As the dust settles on the presidential election, there seems to be a new theory daily as to why Mitt Romney lost and what it signals for the future of the Republican Party. Common to nearly all the speculation are the partisan implications of demographic change. The United States is shifting gradually toward a majority-minority electorate, with ever-growing numbers of Latino and Asian American voters. Notably, these groups are increasingly voting as Democrats. According to exit polls from Nov. 6, 73% of Asian Americans and 71% of Latinos voted for President Obama.
The high levels of Latino support for Obama were in line with expectations. The myriad preelection polls from Latino Decisions, the Pew Hispanic Center and many others pointed toward an overwhelming Latino majority in support of the president.
But the fact that nearly three out of every four Asian Americans voted for Obama caught most pundits by surprise. Moreover, Asian Americans, who voted in record numbers in 2008, appear to have mobilized an even higher turnout in 2012. Asian Americans are no longer a swing vote or a crouching tiger in the electorate; their political stripes are now distinctly Democratic blue.
Many people have begun to ask: Why are Asian Americans so Democratic, and how did they get that way? These questions take on greater intrigue when we look at exit poll data over the last two decades. Asian Americans have demonstrated the biggest shift in their presidential voting preferences of any demographic group, whether by race, gender or age. They doubled their vote share for the Democratic candidate, from 31% in 1992 to 62% in 2008, and voted even more Democratic in 2012 (73%).
As political scientists who have analyzed Asian American politics for more than a decade and collaborated on two of the most exhaustive and sustained surveys of Asian American politics in 2008 and 2012, we have some explanations for this dramatic shift.
First, it is no accident that the move toward the Democratic Party started during Bill Clinton's presidency. Although detailed polling data on Asian Americans in the 1990s are lacking, this is a period when the Democratic Party developed a new pro-business image, economic growth was strong, Asian Americans naturalized in unprecedented numbers and Clinton made public efforts to woo them, including nominating the first Asian American to the Cabinet. Still, even by 2000, Asian Americans were roughly evenly split in their choice between Al Gore and George W. Bush.
Since 2000, the Republican Party has moved more sharply to the right than the Democratic Party has to the left, especially on issues that resonate with Asian Americans. For example, Republicans in Congress escalated their heated rhetoric on immigration and, despite the Bush administration's efforts, consistently scuttled efforts toward comprehensive immigration reform. Our 2008 National Asian American Survey also found very strong support among all Asian American groups for universal healthcare and for bringing a quick end to the Iraq war, two issues on which the Republican Party did itself no favors with these voters.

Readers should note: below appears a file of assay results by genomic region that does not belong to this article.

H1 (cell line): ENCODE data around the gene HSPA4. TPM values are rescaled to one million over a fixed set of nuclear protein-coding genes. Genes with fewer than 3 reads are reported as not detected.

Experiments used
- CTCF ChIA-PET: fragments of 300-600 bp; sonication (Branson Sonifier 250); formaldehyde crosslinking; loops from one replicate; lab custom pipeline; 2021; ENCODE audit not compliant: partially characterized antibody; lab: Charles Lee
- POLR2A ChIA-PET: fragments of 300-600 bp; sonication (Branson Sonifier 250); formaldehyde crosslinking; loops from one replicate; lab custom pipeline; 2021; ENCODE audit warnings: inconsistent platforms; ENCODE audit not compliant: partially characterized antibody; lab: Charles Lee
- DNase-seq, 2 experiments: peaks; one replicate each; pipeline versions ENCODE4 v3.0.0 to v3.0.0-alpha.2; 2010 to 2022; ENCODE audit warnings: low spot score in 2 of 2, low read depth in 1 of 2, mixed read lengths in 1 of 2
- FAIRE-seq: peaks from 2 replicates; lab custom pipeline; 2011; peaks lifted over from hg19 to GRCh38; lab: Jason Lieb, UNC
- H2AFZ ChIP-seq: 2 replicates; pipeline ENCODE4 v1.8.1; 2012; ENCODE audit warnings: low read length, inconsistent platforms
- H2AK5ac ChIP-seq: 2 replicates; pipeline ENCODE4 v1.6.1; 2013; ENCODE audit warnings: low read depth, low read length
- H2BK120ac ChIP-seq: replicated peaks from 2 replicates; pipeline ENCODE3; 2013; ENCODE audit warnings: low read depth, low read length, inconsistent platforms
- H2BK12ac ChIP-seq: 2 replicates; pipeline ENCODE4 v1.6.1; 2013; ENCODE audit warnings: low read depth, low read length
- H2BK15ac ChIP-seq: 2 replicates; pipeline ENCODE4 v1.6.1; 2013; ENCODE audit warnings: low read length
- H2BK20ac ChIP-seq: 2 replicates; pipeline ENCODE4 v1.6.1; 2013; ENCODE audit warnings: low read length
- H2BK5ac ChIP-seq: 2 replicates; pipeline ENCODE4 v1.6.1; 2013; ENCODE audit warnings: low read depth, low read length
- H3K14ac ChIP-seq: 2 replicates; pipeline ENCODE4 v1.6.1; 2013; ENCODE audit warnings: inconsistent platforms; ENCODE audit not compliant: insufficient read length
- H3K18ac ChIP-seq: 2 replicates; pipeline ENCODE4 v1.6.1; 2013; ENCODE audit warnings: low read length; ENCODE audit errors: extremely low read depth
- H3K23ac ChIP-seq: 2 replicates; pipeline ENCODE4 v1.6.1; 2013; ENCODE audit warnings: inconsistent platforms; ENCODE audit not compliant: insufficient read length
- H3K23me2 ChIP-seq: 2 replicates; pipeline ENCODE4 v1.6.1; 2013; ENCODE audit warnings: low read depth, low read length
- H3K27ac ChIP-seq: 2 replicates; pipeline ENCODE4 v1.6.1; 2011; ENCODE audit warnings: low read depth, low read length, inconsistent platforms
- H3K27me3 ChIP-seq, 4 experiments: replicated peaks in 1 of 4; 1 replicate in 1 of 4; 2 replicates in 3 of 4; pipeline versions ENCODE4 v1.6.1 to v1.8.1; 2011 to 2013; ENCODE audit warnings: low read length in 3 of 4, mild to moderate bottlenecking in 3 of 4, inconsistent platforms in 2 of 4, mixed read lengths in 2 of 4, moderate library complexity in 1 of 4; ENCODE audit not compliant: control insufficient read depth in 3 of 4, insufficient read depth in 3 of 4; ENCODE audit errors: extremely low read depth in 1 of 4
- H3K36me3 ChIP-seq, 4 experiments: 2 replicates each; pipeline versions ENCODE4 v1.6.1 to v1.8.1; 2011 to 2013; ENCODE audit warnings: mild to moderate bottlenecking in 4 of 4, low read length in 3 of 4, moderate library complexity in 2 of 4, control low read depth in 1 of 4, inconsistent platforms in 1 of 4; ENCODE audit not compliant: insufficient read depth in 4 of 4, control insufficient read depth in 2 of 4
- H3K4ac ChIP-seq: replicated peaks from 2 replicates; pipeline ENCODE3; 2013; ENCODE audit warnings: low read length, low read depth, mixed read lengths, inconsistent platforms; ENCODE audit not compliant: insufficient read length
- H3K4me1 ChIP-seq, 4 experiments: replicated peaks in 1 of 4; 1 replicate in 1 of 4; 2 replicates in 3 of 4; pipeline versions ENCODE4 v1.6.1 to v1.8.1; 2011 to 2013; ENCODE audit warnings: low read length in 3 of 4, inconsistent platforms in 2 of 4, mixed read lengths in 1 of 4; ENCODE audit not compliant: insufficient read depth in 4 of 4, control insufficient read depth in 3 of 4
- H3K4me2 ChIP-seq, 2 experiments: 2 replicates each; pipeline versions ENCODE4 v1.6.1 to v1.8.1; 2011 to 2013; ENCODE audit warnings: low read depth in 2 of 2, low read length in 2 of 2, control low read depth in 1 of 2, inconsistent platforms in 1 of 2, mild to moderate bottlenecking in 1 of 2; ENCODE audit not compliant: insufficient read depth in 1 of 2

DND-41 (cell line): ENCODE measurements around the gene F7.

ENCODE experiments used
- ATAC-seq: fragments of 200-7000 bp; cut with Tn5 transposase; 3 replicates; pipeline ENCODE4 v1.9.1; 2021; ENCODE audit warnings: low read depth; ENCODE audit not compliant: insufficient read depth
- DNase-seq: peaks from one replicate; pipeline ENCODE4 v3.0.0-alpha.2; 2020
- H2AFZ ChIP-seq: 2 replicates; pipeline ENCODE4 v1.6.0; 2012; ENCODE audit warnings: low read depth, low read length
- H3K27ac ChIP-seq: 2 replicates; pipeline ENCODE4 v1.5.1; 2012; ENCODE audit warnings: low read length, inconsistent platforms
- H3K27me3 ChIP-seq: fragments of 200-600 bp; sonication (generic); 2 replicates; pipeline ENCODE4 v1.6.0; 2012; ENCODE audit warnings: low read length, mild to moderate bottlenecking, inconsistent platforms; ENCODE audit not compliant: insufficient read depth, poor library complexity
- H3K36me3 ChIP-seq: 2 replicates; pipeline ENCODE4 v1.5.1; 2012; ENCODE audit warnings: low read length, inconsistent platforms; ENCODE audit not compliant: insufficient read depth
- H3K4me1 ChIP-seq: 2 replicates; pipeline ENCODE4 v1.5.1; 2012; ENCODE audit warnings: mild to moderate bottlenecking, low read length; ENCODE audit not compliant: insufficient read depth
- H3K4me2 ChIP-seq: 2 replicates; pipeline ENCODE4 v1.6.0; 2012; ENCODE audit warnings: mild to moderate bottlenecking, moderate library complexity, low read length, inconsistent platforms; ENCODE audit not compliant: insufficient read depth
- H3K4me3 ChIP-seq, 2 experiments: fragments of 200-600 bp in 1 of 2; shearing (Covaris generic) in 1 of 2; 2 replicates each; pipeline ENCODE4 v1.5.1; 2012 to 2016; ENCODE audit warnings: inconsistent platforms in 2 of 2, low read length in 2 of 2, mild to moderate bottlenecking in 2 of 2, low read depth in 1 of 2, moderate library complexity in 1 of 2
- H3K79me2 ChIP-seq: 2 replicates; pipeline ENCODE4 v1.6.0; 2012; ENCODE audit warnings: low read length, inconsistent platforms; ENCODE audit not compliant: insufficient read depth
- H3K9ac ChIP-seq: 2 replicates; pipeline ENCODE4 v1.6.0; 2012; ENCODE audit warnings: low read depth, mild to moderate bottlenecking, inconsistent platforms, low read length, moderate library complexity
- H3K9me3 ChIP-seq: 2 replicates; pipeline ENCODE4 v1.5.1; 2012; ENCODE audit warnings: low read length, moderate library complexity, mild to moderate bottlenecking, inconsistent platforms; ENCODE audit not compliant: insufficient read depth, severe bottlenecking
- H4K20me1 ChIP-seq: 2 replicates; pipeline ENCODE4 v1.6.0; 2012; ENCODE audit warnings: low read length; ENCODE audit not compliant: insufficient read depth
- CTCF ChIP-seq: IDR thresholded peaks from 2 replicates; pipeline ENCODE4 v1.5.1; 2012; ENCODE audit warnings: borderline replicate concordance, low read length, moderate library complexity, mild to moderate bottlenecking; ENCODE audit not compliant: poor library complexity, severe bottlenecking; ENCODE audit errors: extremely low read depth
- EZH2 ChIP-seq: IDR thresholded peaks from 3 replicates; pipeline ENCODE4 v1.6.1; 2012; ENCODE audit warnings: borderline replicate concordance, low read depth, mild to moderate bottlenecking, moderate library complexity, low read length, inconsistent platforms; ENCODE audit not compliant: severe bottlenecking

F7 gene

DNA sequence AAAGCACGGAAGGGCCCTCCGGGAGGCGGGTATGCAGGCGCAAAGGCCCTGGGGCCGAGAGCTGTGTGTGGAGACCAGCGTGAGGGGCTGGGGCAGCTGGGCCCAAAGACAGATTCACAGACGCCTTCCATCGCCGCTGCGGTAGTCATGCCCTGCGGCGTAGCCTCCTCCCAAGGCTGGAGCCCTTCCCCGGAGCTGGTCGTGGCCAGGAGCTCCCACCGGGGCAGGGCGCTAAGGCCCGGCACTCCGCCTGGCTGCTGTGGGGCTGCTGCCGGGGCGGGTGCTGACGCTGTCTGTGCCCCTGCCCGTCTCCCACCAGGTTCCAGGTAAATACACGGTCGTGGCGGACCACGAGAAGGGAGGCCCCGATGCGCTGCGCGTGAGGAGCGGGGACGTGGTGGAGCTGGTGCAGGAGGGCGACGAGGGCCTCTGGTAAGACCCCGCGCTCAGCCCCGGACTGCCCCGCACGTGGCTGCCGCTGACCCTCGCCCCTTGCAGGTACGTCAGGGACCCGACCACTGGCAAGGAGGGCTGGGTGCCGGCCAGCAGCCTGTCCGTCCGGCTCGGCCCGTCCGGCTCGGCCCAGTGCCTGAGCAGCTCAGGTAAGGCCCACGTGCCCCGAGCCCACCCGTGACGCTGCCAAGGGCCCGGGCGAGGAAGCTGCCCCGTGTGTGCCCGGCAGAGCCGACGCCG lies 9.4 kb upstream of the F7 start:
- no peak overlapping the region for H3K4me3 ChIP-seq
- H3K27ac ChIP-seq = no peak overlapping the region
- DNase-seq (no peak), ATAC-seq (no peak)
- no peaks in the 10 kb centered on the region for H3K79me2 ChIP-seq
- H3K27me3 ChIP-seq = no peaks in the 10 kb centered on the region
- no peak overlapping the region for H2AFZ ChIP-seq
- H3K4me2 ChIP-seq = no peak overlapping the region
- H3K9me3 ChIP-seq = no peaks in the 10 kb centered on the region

This mix of "push" and "pull" factors continued during the first Obama administration. On the "push" side of the ledger, the Republican Party has not been helped by its close liaison with the tea party movement, which received low favorability ratings in our 2012 survey, nor by presidential candidates and party activists emphasizing Christian values. Thus a Pew report on Asian American religion showed the highest Democratic Party support among Hindus and the religiously unaffiliated who, together, account for more than 35% of the Asian American population.
On the "pull" side is the significant rise in the number of Asian Americans Obama has appointed, from Cabinet positions to the World Bank, and policy achievements that matter to Asian Americans like healthcare (the Affordable Care Act), education (college loans and the Race to the Top initiative) and foreign policy (ending the Iraq war). On all these matters, and even on job creation, our 2012 survey showed Asian Americans giving a sizable edge to Obama over Romney. It is no surprise, then, that Obama did even better among Asian Americans in 2012 than in 2008.
Still, there is hope for the Republican Party. Our surveys and others consistently show a high proportion of Asian Americans who are unaffiliated with either party (just over 50% in our 2012 survey). This is understandable given that the foreign-born account for two-thirds of Asian American voters, and most are still trying to become familiar with the U.S. political system. If Republicans step up their efforts to contact Asian American voters, and if they are able to project a more inclusive image of the party on immigration and religious diversity, they can hope to reverse their steep descent among Asian American voters.
Taeku Lee is a professor of political science and law at UC Berkeley. Karthick Ramakrishnan is an associate professor of political science at UC Riverside. Ramakrishnan is director and co-principal investigator and Lee is co-principal investigator of the 2012 National Asian American Survey.